As Halloween approaches, AAA is raising concern for a dangerous traffic safety trifecta – increased pedestrian activity, drunk driving, and distracted driving – all of which converge this Halloween weekend. The holiday falls on a Saturday this year, followed a few short hours later by the end of Daylight Saving Time at 2 a.m. Sunday, November 1.
While Halloween festivities will likely look different for many communities, parents, trick-or-treaters, and party goers, those planning to celebrate should not lose sight of safety first.
A scare in good fun is expected on Halloween, but AAA warns, not when it comes to child pedestrian safety. The number of pedestrian-related fatalities among children increases significantly on Halloween. The Centers for Disease Control notes that on Halloween night, children ages 5-14 are four-and-a-half times more likely to be killed by a motor vehicle than any other night of the year.
- According to Safe Kids Worldwide, children are more than twice as likely to be hit by a car and killed on Halloween than any other day of the year.
- The National Highway Traffic Safety Administration (NHTSA) reports that Halloween is consistently one of the top three days of the year for pedestrian injuries and fatalities.
“With an increased risk of pedestrian crashes on Halloween night, AAA Northern New England urges parents to take the time to make trick-or-treaters and their costumes safer and more visible to motorists,” said Pat Moody, manager of public affairs for AAA Northern New England. “Motorists must eliminate distractions, slow down and watch for children, as well as have a completely sober designated driver if drinking is part of a Halloween celebration.”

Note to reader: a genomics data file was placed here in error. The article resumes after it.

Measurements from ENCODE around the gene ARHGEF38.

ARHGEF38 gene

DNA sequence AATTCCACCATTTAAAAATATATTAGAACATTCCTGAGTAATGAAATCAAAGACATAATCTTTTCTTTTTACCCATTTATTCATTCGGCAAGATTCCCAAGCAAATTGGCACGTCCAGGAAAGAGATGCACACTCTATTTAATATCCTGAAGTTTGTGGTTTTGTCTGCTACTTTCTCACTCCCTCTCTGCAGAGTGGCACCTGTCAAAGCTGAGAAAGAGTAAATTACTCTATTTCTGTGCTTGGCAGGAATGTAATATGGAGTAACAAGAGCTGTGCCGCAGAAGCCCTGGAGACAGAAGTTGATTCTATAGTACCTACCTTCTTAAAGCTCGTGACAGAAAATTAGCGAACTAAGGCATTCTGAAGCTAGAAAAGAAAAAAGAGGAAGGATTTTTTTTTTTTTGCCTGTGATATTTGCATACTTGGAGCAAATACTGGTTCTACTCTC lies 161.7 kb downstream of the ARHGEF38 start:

Halloween is also a statistically dangerous night for drunk driving. The combination of drinking and increased pedestrian traffic on Halloween is a deadly combination. The National Highway Traffic Safety Administration (NHSTA) found that:
- During the Halloween nights from 2013-2017, there were 158 people killed in drunk-driving crashes.
- During Halloween nights from 2013-2017, 42% of those killed were in traffic crashes that involved a least one drunk driver
To keep roadways safe this weekend and on Halloween night, AAA offers tips for parents and children:
- Watch carefully for children crossing the street. Children may not be paying attention to traffic and might cross mid-block or between parked cars. Motorists should scan far ahead in traffic to watch for children and try to anticipate their actions.
- Look out for children in dark clothing. Children may be difficult to see if they are wearing dark costumes or masks. Be aware that masks may hinder a child’s peripheral vision, and they may not be able to see a vehicle.
- Pay close attention to all traffic signs, signals and markings.
- Do not do anything that will distract you from driving or walking safely.
AAA safe costume tips for parents and children:
- Purchase or make fire-resistant costumes and headpieces.
- Avoid masks since they block children’s vision and peripheral vision. Use non-toxic and hypo-allergenic make-up instead.
- Fasten reflective tape or bicycle reflectors to costumes.
- Avoid large costumes or bulky cloaks and shoes that can cause children to trip and fall.
AAA offers partygoers these tips:
- Designate a sober driver; don’t drive if you’ve been drinking.
- If you have been drinking, call a cab, ride app or have a sober friend or relative drive you home.
- If you cannot find a safe ride home, stay where you are until you are completely sober.
- If you’re hosting a party, serve non-alcoholic beverages, food, less alcohol and desserts.
- Make sure your guests do not drive home impaired.
- Don’t serve anyone under 21 alcoholic beverages. It’s against the law.
- When driving, be sure to watch your speed. Motorists should slow down as they drive through neighborhood areas, preferably five miles per hour less than the posted speed limit.
- Discourage new, inexperienced drivers from driving on Halloween.
As North America’s largest motoring and leisure travel organization, AAA provides more than 61 million members with travel, insurance, financial, and automotive-related services. Operating 18 offices throughout Maine, New Hampshire and Vermont, AAA Northern New England is a not-for-profit, fully tax-paying corporation and serves as an advocate for the safety and security of all travelers. AAA Northern New England can be visited on the Internet at aaa.com